HSI Week at Lee College will also include a bash and informational table at the Student Center and gazebo; games of loteria, or Mexican bingo; an open mic session; and the “What’s Your Label” panel discussion hosted by the MAS Raza Collective student organization. All events and activities are free and open to the public. For a full schedule, visit www.lee.edu. For more information, contact Victoria Marron at 281.425.6501 or vmarron@lee.edu, or Daisy Aramburo at 832.556.4026 or daramburo@lee.edu.

Lee College offers more than 100 associate degree and certificate programs, as well as non-credit workforce and community education courses, that prepare its diverse student body for advanced higher education; successful entry into the workforce; and a variety of in-demand careers. With the main campus and McNair Center located in Baytown, Texas, and a satellite education center in nearby South Liberty County, the college serves a geographic area of more than 220,000 residents that includes 15 school systems. To learn more, visit www.lee.edu.

Educate Texas gives $750K for STEM degree accelerator

College to lead regional consortium focused on preparing students for petrochemical sector

BAYTOWN – Lee College has been awarded a $750,000 grant from Educate Texas to lead a regional consortium that aims to increase the number of underrepresented students earning science, technology, engineering and mathematics (STEM) credentials and entering the petrochemical workforce.

Posed shot with donation check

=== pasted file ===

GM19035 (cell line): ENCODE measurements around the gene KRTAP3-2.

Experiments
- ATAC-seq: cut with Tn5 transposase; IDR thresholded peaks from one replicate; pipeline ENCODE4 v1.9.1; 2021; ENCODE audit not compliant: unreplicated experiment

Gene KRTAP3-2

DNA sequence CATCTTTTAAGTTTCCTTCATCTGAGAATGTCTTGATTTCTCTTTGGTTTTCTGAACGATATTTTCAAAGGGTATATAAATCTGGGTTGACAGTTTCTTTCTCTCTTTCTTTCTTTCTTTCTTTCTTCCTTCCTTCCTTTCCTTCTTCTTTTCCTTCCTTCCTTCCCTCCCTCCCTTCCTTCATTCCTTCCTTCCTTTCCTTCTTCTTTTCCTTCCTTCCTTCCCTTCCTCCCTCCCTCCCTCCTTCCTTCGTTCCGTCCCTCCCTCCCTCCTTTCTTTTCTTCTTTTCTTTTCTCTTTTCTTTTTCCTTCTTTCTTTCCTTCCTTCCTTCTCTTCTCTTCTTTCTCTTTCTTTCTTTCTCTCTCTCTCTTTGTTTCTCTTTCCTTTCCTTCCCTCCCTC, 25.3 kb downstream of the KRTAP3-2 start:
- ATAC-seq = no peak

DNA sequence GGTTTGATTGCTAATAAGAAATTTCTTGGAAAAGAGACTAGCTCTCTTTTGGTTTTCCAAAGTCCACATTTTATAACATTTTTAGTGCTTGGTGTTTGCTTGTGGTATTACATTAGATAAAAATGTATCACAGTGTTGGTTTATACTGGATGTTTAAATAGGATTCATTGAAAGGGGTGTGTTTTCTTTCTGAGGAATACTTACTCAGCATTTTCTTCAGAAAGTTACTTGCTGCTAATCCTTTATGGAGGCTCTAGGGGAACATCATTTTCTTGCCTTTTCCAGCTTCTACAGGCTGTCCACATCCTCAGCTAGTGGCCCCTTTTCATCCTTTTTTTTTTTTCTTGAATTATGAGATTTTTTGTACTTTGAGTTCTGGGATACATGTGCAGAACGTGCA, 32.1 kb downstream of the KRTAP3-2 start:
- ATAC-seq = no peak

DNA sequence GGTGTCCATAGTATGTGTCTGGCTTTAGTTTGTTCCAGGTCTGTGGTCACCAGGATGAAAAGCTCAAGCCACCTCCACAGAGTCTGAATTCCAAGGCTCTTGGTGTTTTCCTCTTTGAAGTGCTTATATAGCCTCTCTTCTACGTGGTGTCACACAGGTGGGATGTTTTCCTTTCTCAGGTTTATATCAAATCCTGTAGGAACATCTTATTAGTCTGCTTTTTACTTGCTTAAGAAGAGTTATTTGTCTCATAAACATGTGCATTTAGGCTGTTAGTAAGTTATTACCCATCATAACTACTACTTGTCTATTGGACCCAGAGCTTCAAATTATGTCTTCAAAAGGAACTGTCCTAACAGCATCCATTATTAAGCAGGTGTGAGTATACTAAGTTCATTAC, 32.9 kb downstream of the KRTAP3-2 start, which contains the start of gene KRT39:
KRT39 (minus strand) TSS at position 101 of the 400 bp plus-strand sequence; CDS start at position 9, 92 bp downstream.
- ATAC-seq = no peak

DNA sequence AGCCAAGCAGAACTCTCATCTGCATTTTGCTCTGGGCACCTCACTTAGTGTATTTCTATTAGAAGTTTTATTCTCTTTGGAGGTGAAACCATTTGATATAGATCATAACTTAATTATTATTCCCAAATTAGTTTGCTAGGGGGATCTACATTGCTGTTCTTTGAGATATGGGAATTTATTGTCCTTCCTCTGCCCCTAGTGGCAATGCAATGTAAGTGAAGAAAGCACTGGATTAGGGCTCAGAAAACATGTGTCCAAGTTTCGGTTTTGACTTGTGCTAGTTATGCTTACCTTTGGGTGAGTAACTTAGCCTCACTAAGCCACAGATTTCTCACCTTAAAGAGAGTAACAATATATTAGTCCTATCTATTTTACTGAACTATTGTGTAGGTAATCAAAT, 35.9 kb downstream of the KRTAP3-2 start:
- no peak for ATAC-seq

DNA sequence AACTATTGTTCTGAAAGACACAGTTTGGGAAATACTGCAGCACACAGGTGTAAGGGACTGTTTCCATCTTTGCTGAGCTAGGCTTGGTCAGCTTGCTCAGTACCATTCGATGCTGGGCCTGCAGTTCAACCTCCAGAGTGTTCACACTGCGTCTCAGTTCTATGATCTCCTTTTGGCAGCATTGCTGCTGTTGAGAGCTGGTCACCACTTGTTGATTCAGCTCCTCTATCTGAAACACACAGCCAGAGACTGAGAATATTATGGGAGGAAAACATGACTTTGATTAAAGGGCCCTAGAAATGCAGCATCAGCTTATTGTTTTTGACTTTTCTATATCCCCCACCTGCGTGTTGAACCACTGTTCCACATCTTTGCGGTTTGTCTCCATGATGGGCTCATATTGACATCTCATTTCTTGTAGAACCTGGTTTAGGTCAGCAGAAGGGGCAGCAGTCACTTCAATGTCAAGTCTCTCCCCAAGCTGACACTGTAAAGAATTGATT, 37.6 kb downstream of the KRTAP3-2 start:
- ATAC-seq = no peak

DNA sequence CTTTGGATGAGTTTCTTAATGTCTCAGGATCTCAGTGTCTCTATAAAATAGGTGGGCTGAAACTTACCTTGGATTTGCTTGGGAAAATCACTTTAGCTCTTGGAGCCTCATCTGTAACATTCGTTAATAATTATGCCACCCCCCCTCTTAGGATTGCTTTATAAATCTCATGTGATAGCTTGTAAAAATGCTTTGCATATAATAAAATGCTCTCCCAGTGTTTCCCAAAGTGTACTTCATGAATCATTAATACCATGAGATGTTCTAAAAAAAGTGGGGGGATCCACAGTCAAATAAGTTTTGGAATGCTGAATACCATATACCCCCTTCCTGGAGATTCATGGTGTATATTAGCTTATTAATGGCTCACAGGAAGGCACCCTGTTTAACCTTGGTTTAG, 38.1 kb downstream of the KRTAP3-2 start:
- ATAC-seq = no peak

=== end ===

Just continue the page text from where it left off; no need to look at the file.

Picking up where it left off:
Parties involved in the Gulf Coast consortium of the Texas Regional STEM Degree Accelerator initiative gathered in Houston on Thursday, Feb. 18, 2016, to announce the grant award from Educate Texas. Pictured (left to right): Woody Paul, ExxonMobil; Debi Jordan, Lee College; Christy Ponce, Lee College; Peter Beard, Greater Houston Partnership; Allatia Harris, San Jacinto College; Dennis Brown, President, Lee College; Craig Beskid, East Harris County Manufacturers Association; Carolyn Watson, Global Philanthropy / JPMorgan Chase; Richard McKeon, Helmsley Charitable Trust; Angela Oriano, Lee College; Ann Pham, Houston-Galveston Area Council; Melissa Duarte, Goose Creek Consolidated Independent School District; and Mike Krall, Lone Star College.

Lee College is one of only five institutions of higher education in Texas selected to receive grant funds for the Texas Regional STEM Degree Accelerator initiative. Each recipient convened a regional consortium that includes two-year colleges, four-year colleges, K-12 partners and workforce partners.

Consortium members have examined regional workforce data, identified the STEM pathways in which they plan to work and begun engaging faculty and workforce partners to achieve two goals: redesigning gateway courses in STEM majors to ensure alignment with workforce needs in the petrochemical industry, and providing professional development for faculty to improve teaching and learning in STEM fields.